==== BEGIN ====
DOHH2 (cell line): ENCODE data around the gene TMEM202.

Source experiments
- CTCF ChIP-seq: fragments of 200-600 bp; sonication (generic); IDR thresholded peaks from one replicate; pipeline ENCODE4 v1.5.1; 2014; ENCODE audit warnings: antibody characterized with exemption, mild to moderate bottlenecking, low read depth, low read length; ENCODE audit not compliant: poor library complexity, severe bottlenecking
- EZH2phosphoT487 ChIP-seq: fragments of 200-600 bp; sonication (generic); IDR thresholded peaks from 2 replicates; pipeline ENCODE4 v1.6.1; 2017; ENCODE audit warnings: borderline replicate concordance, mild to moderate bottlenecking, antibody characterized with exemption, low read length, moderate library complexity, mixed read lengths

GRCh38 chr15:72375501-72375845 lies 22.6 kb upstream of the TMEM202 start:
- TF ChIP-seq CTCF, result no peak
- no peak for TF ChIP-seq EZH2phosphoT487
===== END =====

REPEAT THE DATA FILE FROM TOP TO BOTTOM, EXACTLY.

DOHH2 (cell line): ENCODE data around the gene TMEM202.

Source experiments
- CTCF ChIP-seq: fragments of 200-600 bp; sonication (generic); IDR thresholded peaks from one replicate; pipeline ENCODE4 v1.5.1; 2014; ENCODE audit warnings: antibody characterized with exemption, mild to moderate bottlenecking, low read depth, low read length; ENCODE audit not compliant: poor library complexity, severe bottlenecking
- EZH2phosphoT487 ChIP-seq: fragments of 200-600 bp; sonication (generic); IDR thresholded peaks from 2 replicates; pipeline ENCODE4 v1.6.1; 2017; ENCODE audit warnings: borderline replicate concordance, mild to moderate bottlenecking, antibody characterized with exemption, low read length, moderate library complexity, mixed read lengths

GRCh38 chr15:72375501-72375845 lies 22.6 kb upstream of the TMEM202 start:
- TF ChIP-seq CTCF, result no peak
- no peak for TF ChIP-seq EZH2phosphoT487